MicroVue™ CIC-Raji Cell Replacement EIA (CIC-C3d)

The MicroVue CIC-Raji Cell Replacement Enzyme Immunoassay measures immune complexes containing C3 activation fragments in human serum and plasma.

Product Specifications


Serum/Plasma 10 μL

Assay Time2.5 hours
Cross Reactivity


Ordering Information

For In Vitro Diagnostic Use.
Catalog NumberA002
Catalog Number (CE) 
Size96 wells/test
Price (USD)$635.00
Price (EURO)565,00 €

Contact us

US Phone+1 (858) 552 1100
EU Phone+353 (91) 412 474
US Emailcontact-us@quidelortho.com
EU Emailcontact-emea@quidelortho.com



The MicroVue CIC-Raji Cell Replacement Enzyme Immunoassay measures immune complexes containing C3 activation fragments in human serum and plasma.

Size96 wells/test

96 well plate with 12 eight-well strips in a resealable foil pouch

SpecimenSerum/Plasma 10 μL
Limit of Detection (LOD)4.0 μg Eq/mL
Lower Limit of Quantitation (LLOQ)N/A
Upper Limit of Quantitation (ULOQ)N/A
Intra Assay3–9%
Inter Assay4–30%
Sample Values

Normal 5.0 μg Eq/mL, SLE 15.8 μg Eq/mL, RA 13.7 μg Eq/mL

Assay Time2.5 hours
Cross Reactivity



Store the unopened kit at 2°C to 8°C. Refer to Product Insert for additional storage details.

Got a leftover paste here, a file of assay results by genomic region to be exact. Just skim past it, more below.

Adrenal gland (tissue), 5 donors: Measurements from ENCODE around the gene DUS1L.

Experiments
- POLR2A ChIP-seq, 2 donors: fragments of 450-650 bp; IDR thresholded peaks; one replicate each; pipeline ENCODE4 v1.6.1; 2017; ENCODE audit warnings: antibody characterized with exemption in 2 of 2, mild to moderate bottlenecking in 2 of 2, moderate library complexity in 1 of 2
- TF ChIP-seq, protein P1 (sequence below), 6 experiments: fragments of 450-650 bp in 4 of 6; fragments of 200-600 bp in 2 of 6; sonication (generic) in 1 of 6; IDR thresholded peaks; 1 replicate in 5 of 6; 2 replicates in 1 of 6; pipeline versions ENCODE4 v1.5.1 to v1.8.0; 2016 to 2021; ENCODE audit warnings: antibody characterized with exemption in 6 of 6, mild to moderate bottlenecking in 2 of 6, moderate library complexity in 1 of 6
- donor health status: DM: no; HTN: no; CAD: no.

The importance of circulating immune complexes (CIC) and their relationship to various diseases has been the subject of investigation for a number of years. Formation of immune complexes is a protective, on-going, and usually benign process of a normally functioning immune system. CIC are removed from the circulation in the normal host by a number of complex biochemical, enzymatic, and cellular processes. The effective clearance of many CIC requires the activation of complement. Complement activation will result in C3 fragment deposition within the immune complex followed by enhanced elimination by phagocytic cells of the reticuloendothelial system. Under certain disease conditions, which are not fully understood, immune complexes may not be efficiently eliminated from the body. In these diseases, the immune complexes may accumulate and initiate complement-dependent injury in various organs and tissues. This activation of complement may begin a series of potentially destructive events in the host including anaphylatoxin production, cell lysis, leukocyte stimulation, and activation of macrophages and other cells. When immune complexes become fixed to vessel walls or cell membranes, destruction of normal tissue can occur, as in some cases of glomerulonephritis. Certain properties of CIC influence their potential pathogenicity. Of particular importance are: (1) nature, size and concentration of the antigen; (2) nature, size and concentration of the antibody; (3) rate of formation and clearance of the immune complexes. Circulating immune complexes have been measured in a variety of conditions: for example, infections, autoimmune disorders, trauma, and neoplastic proliferative diseases. Current studies suggest that CIC determinations can be important in the evaluation of certain diseases and, sometimes, in monitoring efficiency of therapy. This is especially true in systemic lupus erythematosus (SLE) and some forms of rheumatoid arthritis (RA). The first disease state linked to the formation of immune complexes was serum sickness, described in the early 1900’s by von Pirquet. Since that time elevated levels of CIC have been described in autoimmune diseases (SLE, SLE-related syndrome, RA), glomerulonephritis, neoplastic disease (Hodgkin’s, leukemia), bacterial infections (subacute bacterial endocarditis, leprosy), parasitic infections (malaria, schistosomiasis) and viral infections (hepatitis, mononucleosis). Over 40 assay techniques to detect or quantitate CIC have been described. Such tests as the Raji Cell assay, C1q deviation test, conglutinin test, fluid phase C1q binding procedures, rheumatoid factor assay, PEG precipitin test, and solid phase C1q assays have been described. Since the size and physiochemical properties of CIC vary markedly, none of these assays has been accepted as a standard. A collaborative study sponsored by the World Health Organization in 1978 determined that no single method was appropriate in all suspected disease states and recommended that at least two different assay techniques be performed to detect and measure CIC adequately.